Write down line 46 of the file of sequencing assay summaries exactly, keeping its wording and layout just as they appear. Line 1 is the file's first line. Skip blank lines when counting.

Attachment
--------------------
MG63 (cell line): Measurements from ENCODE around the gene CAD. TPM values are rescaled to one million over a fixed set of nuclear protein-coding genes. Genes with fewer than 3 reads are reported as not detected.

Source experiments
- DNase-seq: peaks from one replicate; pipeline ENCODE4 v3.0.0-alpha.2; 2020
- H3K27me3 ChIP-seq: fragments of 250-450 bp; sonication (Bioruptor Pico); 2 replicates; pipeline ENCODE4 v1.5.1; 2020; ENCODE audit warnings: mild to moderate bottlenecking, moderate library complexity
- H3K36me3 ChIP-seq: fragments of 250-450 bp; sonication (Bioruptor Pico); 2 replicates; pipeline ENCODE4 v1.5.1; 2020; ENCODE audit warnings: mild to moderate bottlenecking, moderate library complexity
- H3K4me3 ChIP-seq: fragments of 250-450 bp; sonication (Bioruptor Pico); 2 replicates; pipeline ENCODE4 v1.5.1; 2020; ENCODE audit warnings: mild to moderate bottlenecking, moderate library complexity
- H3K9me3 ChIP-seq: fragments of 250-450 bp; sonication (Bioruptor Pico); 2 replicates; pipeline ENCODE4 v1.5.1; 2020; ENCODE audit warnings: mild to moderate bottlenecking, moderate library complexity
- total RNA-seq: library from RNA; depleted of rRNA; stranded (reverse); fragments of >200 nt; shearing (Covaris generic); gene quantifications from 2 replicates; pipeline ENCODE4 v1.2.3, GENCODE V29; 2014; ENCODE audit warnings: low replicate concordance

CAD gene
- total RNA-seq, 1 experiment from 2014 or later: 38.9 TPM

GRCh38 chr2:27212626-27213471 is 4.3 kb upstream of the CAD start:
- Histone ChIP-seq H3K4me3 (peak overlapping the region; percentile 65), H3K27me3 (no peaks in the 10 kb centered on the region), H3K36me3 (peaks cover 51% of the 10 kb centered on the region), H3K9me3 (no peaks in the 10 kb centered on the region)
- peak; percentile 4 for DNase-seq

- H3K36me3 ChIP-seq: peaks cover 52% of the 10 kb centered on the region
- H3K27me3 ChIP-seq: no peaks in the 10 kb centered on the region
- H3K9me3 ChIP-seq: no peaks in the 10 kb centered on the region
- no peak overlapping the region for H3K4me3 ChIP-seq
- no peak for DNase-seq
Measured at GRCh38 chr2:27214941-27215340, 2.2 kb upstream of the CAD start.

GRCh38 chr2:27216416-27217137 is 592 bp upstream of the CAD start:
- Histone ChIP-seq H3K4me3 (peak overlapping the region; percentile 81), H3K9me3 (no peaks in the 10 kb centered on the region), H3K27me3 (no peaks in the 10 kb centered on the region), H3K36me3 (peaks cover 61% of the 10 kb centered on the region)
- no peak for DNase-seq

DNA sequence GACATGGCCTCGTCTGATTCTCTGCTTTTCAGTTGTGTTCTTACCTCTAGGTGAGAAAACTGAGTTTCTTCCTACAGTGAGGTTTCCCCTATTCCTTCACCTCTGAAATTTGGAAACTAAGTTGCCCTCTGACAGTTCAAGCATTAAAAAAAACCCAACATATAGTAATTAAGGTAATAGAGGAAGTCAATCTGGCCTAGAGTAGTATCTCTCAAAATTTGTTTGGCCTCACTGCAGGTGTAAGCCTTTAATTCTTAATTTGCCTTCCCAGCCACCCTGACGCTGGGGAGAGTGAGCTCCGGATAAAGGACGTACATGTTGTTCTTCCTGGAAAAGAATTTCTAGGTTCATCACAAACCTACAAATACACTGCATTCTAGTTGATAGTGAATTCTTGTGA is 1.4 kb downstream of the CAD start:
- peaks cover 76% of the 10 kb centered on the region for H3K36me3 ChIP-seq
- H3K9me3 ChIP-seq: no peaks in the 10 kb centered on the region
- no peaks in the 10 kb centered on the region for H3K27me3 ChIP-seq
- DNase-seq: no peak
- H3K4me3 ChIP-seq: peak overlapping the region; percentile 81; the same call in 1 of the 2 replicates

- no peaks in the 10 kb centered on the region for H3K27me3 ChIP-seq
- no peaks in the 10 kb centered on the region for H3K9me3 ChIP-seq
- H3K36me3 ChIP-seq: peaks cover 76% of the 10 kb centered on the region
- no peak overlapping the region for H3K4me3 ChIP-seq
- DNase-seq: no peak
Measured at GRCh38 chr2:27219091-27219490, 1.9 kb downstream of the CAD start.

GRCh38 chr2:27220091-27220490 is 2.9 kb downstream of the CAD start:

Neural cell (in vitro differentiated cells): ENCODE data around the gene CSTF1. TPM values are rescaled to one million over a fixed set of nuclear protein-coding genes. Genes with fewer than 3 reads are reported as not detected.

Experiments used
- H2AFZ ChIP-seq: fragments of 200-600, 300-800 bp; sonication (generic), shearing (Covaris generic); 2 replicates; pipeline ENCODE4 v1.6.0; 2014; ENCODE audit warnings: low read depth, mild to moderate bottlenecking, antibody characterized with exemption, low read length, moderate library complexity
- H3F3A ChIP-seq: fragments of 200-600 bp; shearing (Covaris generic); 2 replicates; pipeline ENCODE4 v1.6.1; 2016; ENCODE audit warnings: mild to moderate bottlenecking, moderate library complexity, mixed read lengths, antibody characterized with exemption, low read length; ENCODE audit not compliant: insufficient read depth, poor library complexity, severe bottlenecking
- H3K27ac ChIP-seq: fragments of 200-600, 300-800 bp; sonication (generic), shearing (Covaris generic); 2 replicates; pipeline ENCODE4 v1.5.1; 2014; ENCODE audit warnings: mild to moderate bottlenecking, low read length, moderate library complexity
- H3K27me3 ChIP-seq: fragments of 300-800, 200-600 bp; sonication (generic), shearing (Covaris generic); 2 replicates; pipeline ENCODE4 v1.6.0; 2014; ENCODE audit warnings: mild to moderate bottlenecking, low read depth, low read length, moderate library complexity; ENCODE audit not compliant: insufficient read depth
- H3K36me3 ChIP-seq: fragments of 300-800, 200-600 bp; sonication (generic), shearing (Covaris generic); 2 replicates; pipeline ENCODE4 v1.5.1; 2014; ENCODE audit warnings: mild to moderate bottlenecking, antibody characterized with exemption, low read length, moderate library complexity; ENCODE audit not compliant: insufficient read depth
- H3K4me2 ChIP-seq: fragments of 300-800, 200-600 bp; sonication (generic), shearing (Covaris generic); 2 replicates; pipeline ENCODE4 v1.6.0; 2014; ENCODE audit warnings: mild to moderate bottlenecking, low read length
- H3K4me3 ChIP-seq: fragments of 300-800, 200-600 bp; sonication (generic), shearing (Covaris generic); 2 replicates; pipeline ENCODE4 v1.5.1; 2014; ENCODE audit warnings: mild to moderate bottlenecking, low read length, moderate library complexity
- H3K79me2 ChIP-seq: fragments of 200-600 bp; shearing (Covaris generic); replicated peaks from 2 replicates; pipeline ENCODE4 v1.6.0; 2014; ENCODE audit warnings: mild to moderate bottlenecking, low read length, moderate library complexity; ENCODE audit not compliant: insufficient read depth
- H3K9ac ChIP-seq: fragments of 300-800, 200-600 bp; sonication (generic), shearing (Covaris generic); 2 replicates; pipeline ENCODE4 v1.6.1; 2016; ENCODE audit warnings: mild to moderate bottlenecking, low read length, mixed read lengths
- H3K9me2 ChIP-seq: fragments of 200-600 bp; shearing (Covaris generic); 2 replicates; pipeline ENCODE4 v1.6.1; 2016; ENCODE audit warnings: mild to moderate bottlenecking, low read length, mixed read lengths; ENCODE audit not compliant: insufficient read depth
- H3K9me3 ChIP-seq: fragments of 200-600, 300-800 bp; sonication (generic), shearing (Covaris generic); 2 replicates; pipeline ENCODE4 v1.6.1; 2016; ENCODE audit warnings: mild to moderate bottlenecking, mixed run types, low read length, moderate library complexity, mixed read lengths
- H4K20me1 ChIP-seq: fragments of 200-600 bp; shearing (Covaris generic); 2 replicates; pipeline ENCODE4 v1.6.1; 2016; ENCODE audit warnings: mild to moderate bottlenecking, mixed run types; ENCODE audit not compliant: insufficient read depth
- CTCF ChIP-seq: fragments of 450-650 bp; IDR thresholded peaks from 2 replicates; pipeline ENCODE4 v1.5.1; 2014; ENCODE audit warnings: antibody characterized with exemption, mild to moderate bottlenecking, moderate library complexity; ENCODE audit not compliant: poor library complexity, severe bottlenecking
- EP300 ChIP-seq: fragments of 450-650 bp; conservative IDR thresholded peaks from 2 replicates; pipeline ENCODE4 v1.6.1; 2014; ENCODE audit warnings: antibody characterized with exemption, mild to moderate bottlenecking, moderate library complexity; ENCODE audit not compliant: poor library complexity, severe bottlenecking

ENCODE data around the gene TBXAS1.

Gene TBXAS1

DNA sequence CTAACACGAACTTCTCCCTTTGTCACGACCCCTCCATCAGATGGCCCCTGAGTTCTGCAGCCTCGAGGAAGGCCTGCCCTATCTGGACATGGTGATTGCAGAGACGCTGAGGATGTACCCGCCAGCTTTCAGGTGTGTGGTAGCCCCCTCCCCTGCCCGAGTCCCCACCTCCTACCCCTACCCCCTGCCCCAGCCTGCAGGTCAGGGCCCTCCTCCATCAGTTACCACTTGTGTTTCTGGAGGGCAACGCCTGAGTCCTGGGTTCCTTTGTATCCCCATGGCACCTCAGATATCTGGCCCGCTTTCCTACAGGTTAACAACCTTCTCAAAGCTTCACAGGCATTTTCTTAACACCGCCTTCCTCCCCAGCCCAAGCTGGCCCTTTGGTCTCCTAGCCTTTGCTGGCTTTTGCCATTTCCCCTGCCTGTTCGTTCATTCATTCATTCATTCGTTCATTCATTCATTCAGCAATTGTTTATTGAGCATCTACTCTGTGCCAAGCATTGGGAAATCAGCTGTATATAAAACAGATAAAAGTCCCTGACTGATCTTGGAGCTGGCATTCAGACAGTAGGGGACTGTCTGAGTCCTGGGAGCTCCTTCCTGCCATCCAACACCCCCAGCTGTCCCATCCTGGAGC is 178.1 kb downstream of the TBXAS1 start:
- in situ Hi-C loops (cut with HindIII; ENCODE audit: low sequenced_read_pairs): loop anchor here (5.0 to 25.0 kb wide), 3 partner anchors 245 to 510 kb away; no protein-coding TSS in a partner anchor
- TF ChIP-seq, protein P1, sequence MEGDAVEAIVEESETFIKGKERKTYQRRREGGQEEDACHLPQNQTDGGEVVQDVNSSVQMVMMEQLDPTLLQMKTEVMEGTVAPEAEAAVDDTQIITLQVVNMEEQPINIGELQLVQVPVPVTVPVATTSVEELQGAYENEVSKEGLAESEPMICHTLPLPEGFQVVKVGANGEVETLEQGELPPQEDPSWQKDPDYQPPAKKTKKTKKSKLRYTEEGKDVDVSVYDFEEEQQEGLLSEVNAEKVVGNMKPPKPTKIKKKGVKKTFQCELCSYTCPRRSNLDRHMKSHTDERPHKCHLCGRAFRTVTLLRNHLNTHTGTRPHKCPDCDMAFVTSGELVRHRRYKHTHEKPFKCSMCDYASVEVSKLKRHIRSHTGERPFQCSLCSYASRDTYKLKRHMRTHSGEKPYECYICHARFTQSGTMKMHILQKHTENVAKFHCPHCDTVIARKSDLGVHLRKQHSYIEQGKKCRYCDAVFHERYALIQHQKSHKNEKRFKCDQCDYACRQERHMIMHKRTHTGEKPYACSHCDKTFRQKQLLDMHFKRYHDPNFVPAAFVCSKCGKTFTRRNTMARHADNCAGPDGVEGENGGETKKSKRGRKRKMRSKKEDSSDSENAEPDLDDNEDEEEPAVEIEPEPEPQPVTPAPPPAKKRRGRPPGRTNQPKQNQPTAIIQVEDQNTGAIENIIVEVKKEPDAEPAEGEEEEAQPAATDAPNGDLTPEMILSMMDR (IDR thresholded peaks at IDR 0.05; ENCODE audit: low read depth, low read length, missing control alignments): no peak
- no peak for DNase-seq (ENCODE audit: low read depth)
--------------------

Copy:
- H3K9ac ChIP-seq: fragments of 300-800, 200-600 bp; sonication (generic), shearing (Covaris generic); 2 replicates; pipeline ENCODE4 v1.6.1; 2016; ENCODE audit warnings: mild to moderate bottlenecking, low read length, mixed read lengths